The load block 91 is coupled to the fork member 22. Preferably each side portion 23, 27 of the fork member 22 has a pair of apertures 26, 30 and each longitudinal face of the load block 91 has a pair of apertures 92 spaced similarly to those in the side portions 23, 27 of the fork member 22. The securing members 93 may be positioned through the apertures 26, 30 of the side portions 23, 27 and into the apertures 92 of the load block 91. In one embodiment the apertures 92 in the load block 91 extend through the entire load block and the securing members 93 are a pair of bolts and nut combinations to secure the load block to the fork member 22. Alternately, the securing members 93 may be screws, pins, rivets, or other similar devices. When secured to the fork member 22, the load block 91 serves to prevent the wheel fork assembly 20 from over-pivoting with regard to the pivot block assembly 60 by abutting the pivot block 61, and as a spacer between the two side portions 23, 27 of the fork member 22 improving the structural rigidity of the fork member 22.
Additionally, the load block 91 includes a threaded set screw aperture 94 generally perpendicular to the longitudinal axis of the caster wheel system 10, for receiving the set screw 96. The set screw aperture 94 allows the set screw 96 to be positioned through the load block 91 to apply force to the pivot block 61 urging the bumper 73 into contact with the interior face of the front portion 31 of the fork member 22. The set screw locking mechanism 98 is used to selectively secure the set screw 96 to inhibit the set screw 96 from backing off of the pivot block 61 in use. Most preferably the set screw locking mechanism 98 is a lock nut or a nut and lock washer combination.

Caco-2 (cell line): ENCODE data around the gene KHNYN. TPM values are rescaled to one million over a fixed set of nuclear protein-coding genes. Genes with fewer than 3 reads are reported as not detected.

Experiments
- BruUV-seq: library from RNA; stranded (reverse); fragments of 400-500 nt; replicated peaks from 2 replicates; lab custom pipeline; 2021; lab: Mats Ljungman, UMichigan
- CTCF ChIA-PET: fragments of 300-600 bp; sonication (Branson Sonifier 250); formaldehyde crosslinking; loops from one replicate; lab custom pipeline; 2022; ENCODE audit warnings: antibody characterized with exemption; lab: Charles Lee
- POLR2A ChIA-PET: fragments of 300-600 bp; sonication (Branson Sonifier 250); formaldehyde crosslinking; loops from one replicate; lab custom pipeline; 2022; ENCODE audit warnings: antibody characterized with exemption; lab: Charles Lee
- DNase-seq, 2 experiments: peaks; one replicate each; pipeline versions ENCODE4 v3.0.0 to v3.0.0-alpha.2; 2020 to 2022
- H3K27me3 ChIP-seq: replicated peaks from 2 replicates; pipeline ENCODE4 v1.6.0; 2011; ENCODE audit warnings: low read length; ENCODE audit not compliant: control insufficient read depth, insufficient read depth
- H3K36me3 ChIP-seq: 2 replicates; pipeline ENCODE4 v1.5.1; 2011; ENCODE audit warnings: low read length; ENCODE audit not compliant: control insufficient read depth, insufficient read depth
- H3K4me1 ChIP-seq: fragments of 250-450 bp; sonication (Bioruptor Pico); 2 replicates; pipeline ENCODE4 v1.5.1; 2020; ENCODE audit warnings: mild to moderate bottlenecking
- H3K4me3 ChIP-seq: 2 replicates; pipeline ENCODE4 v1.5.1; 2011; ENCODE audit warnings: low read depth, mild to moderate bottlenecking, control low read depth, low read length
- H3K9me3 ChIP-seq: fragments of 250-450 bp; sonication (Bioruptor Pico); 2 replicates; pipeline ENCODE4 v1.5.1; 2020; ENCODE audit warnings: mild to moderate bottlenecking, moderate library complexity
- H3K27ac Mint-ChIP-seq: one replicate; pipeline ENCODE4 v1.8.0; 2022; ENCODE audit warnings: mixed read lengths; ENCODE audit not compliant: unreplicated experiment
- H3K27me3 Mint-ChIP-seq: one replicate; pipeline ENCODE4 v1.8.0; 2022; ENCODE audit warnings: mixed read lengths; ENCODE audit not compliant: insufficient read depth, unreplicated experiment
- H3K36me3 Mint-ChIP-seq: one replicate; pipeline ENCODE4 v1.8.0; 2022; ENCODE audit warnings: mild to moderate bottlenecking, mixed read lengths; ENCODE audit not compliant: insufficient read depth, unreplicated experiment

In still a further embodiment, the load block assembly 90 further includes a stop pad 99. The stop pad 99 may be positioned in a bore 65 in the pivot block 61 generally aligned with the axis of the set screw 96. The stop pad 99 serves as an interface between the set screw 96 and the pivot block assembly 60 to decrease wear of the pivot block 61 during use.
In even still a further embodiment, the stop pad 99 includes a dimple for receiving a face of the set screw 96 to assist in alignment and the engagement of the set screw to the stop pad 99.
As will no doubt be appreciated by those skilled in the art, the present system improves the performance of wheeled vehicles by helping to maintain contact between the wheels and the surface across which the vehicle is to be moved. As an illustrative example and not by way of limitation, assume the present invention is implemented on a conventional wheel chair. Generally the rear wheels will be on a fixed axle and will not give at the wheel chair encounters bumps which not only disrupt the smooth rotation of the wheel encountering the bump, but also creates a torsion force for the frame of the wheel chair as a whole. The bumpers as described above help to keep the wheel in contact with the surface and thereby improve their tracking across the surface.
|10||Caster Wheel System|
|23||FORK MEMBER SIDE PORTION|
|27||FORK MEMBER SIDE PORTION|
|41||FIRST AXLE SEGMENT|
|43||FIRST COUPLING APERTURE|
|44||PLURALITY OF APERTURES|
|45||SECOND AXLE SEGMENT|
|46||SECOND COUPLING APERTURE|
|51||TOP BEARING FIRST FLAT WASHER|
|52||TOP BEARING SECOND FLAT WASHER|
|55||BOTTOM BEARING FIRST FLAT WASHER|
|56||BOTTOM BEARING SECOND FLAT WASHER|
|60||PIVOT BLOCK ASSEMBLY|
|64||BUMPER RECEIVING BORE|
|76||PIVOT BLOCK COUPLING MEANS|
|90||LOAD BLOCK ASSEMBLY|
|98||SET SCREW LOCKING MEMBER|